Of the many things wrong about this time in history, the absence of hugs as a salve against existential pain is a notable insult. In this house, of course, we still hug liberally, but there are many people whom Kina could be hugging right now and are currently, tragically, hugless. I don’t take our child’s hugs for granted—one of the earliest rituals we developed during the pandemic was a nightly provocation to “hug me forever and ever and never never let go”, which Kina would just about deliver on, squeezing me by the neck for minutes on end. The hug would always end with Kina saying “Okay now get offa me", but the cure was effective nonetheless. She is storing up hugs for the proverbial winter ahead of us, for the family she loves and sees only at a distance. As a beneficiary of that hug endowment, I can assure you all that her accounts are deep and overflowing. Writing this brings to mind one of my favorite articles in the last few months—a primer on how to hug in a pandemic; use it sparingly at your discretion, should you and your loved ones require it.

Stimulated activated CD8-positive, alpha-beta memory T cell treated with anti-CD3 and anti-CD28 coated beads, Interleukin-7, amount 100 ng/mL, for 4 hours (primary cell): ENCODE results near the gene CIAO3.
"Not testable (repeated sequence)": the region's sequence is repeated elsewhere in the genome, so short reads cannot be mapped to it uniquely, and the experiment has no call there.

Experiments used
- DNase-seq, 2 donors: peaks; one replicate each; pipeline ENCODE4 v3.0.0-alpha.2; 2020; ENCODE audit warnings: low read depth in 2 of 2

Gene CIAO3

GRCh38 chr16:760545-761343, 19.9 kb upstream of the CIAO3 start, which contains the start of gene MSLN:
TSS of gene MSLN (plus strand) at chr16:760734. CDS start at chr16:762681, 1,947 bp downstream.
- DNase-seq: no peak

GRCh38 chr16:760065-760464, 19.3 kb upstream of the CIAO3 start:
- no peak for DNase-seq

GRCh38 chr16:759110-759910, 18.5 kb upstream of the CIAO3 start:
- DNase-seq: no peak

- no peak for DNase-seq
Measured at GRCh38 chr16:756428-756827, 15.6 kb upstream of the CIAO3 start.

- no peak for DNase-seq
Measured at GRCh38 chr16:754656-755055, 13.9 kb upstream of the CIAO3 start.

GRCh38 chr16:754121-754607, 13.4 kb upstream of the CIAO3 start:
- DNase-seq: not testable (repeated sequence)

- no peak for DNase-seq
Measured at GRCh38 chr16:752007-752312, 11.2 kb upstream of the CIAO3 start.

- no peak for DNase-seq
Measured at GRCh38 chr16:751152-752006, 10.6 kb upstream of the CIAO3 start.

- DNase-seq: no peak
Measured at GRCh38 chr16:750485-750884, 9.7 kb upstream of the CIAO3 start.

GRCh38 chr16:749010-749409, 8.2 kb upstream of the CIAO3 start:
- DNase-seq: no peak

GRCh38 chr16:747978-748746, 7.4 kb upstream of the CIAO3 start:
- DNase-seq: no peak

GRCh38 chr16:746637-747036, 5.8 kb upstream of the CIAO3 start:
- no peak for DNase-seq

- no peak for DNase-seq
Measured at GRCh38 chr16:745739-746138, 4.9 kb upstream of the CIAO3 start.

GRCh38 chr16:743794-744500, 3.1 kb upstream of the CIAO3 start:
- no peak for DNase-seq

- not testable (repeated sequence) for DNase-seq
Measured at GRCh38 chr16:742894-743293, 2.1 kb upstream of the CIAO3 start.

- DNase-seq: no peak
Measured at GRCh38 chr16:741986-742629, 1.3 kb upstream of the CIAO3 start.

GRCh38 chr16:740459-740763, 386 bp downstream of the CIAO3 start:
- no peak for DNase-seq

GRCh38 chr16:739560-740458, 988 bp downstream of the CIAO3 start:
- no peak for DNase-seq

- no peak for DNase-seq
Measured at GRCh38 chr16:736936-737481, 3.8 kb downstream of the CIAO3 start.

We have covered shots before, in an edition from May 9th of this year—before this newsletter existed. At the time, a local doctor said, “Okay, this shot’s not gonna hurt a little bit. It’ll hurt so so so so much.” We at The Daily Kina wanted to note that this same pediatrician (whose patients include Daddy, Mommy, Puppy, and Simone) is now much better at giving shots, and her patients now feel only a tiny chimp at the moment of injection.
Kina decided that today’s Parade would have a “birthday party” theme. Laurea made the balloons on what we thought would be a yellow cover, but then Kina decided to go her own way and draw a “big orange face” (complete with sympathetic eyebrows!) so we compiled the whole thing on blue. It feels very 2020-festive and is one of my faves so far.
Muchas, muchas ciao—